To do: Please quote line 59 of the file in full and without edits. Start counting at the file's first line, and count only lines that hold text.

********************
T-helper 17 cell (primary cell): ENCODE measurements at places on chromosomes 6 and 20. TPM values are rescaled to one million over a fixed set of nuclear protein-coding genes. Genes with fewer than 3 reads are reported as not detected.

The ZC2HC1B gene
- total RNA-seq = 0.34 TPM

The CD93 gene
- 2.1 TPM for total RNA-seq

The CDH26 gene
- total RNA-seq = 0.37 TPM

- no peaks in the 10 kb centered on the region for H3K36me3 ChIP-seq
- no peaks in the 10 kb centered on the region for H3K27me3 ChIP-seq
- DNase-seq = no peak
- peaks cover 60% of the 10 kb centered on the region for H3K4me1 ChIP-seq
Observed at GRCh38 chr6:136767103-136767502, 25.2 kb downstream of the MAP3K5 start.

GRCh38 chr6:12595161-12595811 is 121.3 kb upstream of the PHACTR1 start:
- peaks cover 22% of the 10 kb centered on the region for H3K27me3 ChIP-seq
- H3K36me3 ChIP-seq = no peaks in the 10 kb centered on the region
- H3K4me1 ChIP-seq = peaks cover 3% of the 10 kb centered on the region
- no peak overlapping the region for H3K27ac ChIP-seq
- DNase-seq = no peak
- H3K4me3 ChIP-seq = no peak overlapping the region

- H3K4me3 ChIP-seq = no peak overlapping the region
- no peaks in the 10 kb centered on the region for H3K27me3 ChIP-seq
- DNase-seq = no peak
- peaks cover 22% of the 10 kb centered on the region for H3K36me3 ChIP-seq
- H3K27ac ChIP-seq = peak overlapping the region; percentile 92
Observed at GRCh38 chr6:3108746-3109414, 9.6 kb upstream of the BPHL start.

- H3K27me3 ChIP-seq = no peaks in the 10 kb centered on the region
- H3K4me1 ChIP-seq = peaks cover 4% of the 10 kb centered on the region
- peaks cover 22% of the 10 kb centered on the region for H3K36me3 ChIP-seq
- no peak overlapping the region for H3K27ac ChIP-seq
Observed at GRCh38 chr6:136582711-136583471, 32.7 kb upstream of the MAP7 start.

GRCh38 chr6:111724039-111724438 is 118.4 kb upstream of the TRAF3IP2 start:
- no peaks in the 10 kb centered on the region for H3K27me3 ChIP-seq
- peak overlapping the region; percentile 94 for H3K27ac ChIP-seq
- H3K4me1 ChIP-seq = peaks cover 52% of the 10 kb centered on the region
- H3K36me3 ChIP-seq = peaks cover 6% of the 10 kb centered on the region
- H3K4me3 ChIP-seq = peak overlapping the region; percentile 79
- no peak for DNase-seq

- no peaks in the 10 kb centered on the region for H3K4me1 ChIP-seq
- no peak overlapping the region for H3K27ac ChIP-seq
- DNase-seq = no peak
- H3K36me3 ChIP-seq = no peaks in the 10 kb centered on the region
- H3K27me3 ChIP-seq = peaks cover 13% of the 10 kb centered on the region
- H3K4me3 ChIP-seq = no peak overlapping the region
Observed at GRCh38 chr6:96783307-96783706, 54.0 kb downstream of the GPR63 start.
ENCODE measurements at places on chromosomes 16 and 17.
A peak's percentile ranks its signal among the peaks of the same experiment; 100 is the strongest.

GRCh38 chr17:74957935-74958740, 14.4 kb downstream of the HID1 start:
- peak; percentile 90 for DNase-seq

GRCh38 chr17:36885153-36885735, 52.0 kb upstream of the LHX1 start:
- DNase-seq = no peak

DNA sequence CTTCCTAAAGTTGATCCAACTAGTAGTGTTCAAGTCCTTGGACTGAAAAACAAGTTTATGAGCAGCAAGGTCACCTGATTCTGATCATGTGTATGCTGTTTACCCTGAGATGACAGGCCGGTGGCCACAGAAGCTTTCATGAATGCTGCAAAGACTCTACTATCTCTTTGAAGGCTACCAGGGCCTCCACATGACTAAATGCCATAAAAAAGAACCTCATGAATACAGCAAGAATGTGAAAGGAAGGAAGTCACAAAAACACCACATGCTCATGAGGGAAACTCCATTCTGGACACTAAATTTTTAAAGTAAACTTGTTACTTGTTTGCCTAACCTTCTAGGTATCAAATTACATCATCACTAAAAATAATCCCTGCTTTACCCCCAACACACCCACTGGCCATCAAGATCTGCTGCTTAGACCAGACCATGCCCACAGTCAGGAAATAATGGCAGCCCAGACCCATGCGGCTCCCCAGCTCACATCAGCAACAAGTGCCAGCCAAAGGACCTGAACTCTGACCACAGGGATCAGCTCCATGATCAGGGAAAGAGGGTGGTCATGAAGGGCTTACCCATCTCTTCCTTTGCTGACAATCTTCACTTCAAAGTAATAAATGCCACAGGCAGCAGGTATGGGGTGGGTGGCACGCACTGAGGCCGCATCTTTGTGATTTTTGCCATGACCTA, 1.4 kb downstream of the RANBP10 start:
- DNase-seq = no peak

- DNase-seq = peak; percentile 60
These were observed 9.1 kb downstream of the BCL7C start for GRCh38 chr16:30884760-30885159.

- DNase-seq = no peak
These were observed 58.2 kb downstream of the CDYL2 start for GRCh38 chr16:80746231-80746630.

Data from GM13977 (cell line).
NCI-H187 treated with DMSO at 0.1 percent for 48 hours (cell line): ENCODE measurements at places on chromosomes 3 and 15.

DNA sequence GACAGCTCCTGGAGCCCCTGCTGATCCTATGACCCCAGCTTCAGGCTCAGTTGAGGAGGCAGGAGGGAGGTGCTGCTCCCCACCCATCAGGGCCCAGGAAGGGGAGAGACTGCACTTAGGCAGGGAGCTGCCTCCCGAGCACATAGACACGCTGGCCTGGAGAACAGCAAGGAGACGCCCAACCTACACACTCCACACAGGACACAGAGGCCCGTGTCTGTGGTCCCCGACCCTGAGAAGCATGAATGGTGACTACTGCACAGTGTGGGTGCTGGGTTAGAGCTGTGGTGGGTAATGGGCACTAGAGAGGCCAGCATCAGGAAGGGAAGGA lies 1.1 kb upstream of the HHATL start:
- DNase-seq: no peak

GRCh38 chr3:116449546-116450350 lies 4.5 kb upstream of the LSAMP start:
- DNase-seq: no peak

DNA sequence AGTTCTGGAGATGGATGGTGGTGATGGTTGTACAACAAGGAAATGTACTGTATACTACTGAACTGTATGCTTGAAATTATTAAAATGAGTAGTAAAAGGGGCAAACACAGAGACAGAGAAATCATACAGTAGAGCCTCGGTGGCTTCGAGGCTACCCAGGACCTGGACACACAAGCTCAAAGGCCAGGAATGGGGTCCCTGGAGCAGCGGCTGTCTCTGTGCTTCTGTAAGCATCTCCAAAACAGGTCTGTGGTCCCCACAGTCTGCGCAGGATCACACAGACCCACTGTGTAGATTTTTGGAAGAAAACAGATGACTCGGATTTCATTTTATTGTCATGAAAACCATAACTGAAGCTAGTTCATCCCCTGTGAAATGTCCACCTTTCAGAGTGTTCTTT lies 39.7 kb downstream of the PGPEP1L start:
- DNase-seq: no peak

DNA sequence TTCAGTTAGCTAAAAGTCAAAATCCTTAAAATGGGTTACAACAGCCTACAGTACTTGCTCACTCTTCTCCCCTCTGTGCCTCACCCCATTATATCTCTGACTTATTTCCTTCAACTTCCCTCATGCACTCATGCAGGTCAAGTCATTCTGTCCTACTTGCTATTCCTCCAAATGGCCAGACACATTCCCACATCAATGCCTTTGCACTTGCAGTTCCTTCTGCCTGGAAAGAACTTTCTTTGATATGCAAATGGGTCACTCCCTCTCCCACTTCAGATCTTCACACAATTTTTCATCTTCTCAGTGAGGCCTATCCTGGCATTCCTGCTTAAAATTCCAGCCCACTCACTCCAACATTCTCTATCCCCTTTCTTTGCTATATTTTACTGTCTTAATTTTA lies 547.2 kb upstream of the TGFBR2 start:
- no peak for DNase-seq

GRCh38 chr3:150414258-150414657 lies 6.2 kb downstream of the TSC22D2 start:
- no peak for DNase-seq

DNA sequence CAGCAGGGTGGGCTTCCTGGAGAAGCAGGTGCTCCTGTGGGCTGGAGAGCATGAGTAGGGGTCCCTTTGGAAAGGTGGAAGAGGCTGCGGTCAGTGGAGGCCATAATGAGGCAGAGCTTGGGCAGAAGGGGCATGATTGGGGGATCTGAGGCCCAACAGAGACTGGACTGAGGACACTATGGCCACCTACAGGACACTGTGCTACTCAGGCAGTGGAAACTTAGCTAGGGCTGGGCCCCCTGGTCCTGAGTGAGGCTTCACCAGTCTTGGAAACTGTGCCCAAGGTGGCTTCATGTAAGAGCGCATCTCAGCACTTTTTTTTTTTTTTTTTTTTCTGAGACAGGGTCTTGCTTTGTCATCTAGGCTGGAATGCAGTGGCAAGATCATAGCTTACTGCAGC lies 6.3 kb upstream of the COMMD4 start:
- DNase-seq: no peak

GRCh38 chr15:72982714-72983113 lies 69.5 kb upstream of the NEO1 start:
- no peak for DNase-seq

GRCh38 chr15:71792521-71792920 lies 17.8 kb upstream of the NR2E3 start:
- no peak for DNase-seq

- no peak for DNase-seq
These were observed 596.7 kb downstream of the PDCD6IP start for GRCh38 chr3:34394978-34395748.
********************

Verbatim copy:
DNA sequence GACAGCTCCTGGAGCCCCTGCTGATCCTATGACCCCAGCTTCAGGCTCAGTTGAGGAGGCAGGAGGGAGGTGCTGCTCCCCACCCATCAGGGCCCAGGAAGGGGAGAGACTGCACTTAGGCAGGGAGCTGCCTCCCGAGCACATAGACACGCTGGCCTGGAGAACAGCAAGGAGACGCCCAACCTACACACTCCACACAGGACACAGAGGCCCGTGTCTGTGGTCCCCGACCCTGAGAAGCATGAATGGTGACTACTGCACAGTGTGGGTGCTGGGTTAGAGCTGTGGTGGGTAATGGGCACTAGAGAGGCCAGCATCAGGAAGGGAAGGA lies 1.1 kb upstream of the HHATL start: